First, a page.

With the regular changes to the UK Right to Work (“RTW”) checks over the last year or so, employers may be forgiven for having lost track of what the latest requirements are.

As mentioned in our last blog on RTW checks (You’re Joking – Not Another One! Further Changes to the Right to Work check process | The Mobile Workforce), further changes to the process came into effect on 6 April 2022.

Current process as of 6 April 2022

Prior to an employee commencing work in the UK, an employer must undertake the RTW check through one of the following:

  1. a manual RTW check;
  2. using the services of an Identity Document Service Provider (“IDSP”) to complete the RTW check;
  3. though the Home Office online RTW check website.

For an employer who is used to completing a manual check, please note that the lists of acceptable documents have been changed.  The current lists can be found under Annex A of the Home Office guidance on RTW checks:  An employer’s guide to right to work checks (publishing.service.gov.uk)

The changes will primarily affect employers who have been used to undertaking the manual RTW check on an employee’s Biometric Residence Permit (“BRP”).  As of 6 April 2022, BRPs are no longer on the list of acceptable documents.

Employers who have always undertaken the check on an individual’s BRP must now use the Home Office’s online website to complete the RTW check:

  1. once the individual has their BRP and passport, they should go online to complete the form here: Prove your right to work to an employer – GOV.UK (www.gov.uk);
  2. this will generate a share code, now valid for 90 days (it used to be 30 days only), which the individual will need to provide to the employer to enable them to view the RTW through this site: View a job applicant’s right to work details – GOV.UK (www.gov.uk). Please note that the share code must start with a “W”.  If it starts with an “R” or “S”, it was generated for use by landlords or other users and cannot be used by an employer;
  3. on completion, this will generate confirmation of the individual’s RTW status. Employers should check that the photograph and details match the individual. This may be carried out either in person or by video call;
  4. if the details match the individual, the page should be downloaded and saved to evidence compliance by the employer. This must be saved for the duration of the employee’s employment plus two years afterwards.

If a valid check was completed before 6 April 2022, a retrospective check is not required.

You may have noticed we have mentioned the manual check, discussed the online check but completely skipped over the second option – the use of IDSPs.

Identity Service Providers

IDSPs that are licensed by the Home Office may be instructed by an employer to verify an individual’s RTW.  The IDSP will use an Identity Verification Technology (“IDVT”) to verify an individual’s identity on the basis of a digital copy of a physical document.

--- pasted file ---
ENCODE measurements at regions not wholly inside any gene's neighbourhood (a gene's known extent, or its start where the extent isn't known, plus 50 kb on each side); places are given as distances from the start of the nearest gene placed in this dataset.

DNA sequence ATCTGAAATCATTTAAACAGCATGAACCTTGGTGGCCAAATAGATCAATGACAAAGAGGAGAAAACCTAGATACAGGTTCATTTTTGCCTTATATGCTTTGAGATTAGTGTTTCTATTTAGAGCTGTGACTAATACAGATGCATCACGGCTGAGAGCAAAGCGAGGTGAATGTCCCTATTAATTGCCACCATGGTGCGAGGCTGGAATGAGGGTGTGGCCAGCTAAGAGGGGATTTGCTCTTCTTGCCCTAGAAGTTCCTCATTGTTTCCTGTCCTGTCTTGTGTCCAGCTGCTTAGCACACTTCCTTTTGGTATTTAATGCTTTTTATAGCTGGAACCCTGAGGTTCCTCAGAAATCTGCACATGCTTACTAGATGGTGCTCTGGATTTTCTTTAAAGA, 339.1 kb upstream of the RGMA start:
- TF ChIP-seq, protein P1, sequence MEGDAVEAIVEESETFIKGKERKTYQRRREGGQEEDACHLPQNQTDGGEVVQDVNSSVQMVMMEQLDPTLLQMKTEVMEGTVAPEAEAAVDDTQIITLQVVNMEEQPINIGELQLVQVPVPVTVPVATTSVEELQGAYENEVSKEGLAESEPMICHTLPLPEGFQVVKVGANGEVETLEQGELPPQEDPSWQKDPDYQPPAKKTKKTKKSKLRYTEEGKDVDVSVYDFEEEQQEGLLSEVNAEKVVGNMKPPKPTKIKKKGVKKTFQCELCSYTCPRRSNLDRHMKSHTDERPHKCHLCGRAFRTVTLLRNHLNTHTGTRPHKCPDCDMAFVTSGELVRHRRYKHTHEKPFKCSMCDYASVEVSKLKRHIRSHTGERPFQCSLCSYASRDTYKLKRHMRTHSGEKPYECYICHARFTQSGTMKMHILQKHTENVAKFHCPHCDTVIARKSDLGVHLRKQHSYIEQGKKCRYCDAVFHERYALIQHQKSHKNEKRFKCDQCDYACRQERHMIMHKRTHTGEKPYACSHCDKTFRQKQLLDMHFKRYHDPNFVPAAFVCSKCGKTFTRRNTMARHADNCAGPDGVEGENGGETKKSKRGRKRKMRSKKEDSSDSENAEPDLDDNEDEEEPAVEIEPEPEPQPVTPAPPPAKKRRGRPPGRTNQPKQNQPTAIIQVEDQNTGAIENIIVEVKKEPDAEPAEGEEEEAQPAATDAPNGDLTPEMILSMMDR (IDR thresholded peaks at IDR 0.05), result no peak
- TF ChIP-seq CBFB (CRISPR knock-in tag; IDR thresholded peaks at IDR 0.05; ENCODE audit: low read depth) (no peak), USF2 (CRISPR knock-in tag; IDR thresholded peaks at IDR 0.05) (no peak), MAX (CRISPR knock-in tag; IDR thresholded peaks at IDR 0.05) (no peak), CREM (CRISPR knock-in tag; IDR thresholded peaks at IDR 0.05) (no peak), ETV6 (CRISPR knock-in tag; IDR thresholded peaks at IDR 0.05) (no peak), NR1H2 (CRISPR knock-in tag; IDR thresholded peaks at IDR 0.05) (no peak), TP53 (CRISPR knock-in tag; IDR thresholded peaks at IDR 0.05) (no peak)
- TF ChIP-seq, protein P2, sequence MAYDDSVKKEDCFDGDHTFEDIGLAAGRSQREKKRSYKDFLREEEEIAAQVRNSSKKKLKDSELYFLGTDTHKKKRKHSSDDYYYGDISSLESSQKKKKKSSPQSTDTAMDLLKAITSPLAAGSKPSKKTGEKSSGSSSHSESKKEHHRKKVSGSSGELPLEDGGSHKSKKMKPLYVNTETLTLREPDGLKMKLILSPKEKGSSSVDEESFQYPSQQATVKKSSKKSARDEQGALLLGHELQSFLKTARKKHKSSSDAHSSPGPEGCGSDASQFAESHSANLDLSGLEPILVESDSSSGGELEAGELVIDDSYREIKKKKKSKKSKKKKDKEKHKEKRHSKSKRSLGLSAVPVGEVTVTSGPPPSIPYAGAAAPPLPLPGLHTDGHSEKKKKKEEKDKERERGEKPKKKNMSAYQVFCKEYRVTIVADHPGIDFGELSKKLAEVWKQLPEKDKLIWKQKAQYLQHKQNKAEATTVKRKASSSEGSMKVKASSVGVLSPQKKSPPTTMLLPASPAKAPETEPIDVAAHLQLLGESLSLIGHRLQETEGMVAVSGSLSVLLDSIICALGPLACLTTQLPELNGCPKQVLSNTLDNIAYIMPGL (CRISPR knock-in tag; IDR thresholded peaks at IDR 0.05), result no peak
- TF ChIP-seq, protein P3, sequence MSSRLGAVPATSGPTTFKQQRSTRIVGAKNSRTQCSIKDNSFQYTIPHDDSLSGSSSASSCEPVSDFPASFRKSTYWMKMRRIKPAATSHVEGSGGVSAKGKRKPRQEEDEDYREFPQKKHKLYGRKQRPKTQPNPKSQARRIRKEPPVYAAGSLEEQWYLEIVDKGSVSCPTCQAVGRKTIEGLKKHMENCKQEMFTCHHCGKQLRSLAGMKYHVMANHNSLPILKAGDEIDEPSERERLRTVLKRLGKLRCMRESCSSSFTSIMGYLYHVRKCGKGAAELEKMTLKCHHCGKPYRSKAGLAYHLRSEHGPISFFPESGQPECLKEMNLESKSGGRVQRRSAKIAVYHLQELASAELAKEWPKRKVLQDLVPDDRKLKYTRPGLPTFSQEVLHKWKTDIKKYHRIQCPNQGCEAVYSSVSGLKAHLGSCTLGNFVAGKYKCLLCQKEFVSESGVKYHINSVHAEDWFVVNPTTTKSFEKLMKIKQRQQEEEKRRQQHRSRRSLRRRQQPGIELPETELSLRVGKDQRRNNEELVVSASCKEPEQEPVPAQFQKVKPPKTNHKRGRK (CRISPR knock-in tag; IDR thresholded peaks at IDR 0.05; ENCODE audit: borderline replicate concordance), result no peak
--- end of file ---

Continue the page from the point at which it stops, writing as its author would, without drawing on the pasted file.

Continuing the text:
It sounds quite straightforward – the employer engages an IDSP, pays the IDSP fee and receives the RTW check evidence.  On 2 March 2022, the Home Office helpfully published information about how the process will work: Digital identity certification for right to work, right to rent and criminal record checks – GOV.UK (www.gov.uk)

Rather handily, there is a section on that page, which states it will be updated with the current list of licensed IDSPs……we are still waiting for this list to appear.

Looking back on our blog of 3 February 2022, we expressed scepticism that the use of IDVT would be fully operational by 6 April 2022.  We even went so far as to end our blog with the prediction that the Covid-19 adjusted check process would be extended.

Extension of Covid-19 adjustment to RTW process – surprise!

Due to the pandemic, with the majority of the country suddenly working from home, the Home Office introduced a concession to the RTW check requirements.  Under the concession, employers are permitted to perform the check on the basis of copy or scanned documents.  Employers would not be required to see the original document under the concession.  This concession was due to on 6 April 2022 but has now been extended to 30 September 2022.

Conclusion

One day, there will be a list of IDSPs available for employers to use.  When that happens, employers should ensure that they do not simply pick one from the list.  We suggest that employers compare their service offerings, timescales and fees before selecting one, or more, that most suit(s) their needs.

In the meantime, we recommend that, where possible, employers use the online checking process.  Unfortunately, until there are licensed IDSPs, manual checks will still have to be carried on some individuals, such as British or Irish passport holders.

We will no doubt be writing another RTW blog with further changes and updates in due course.

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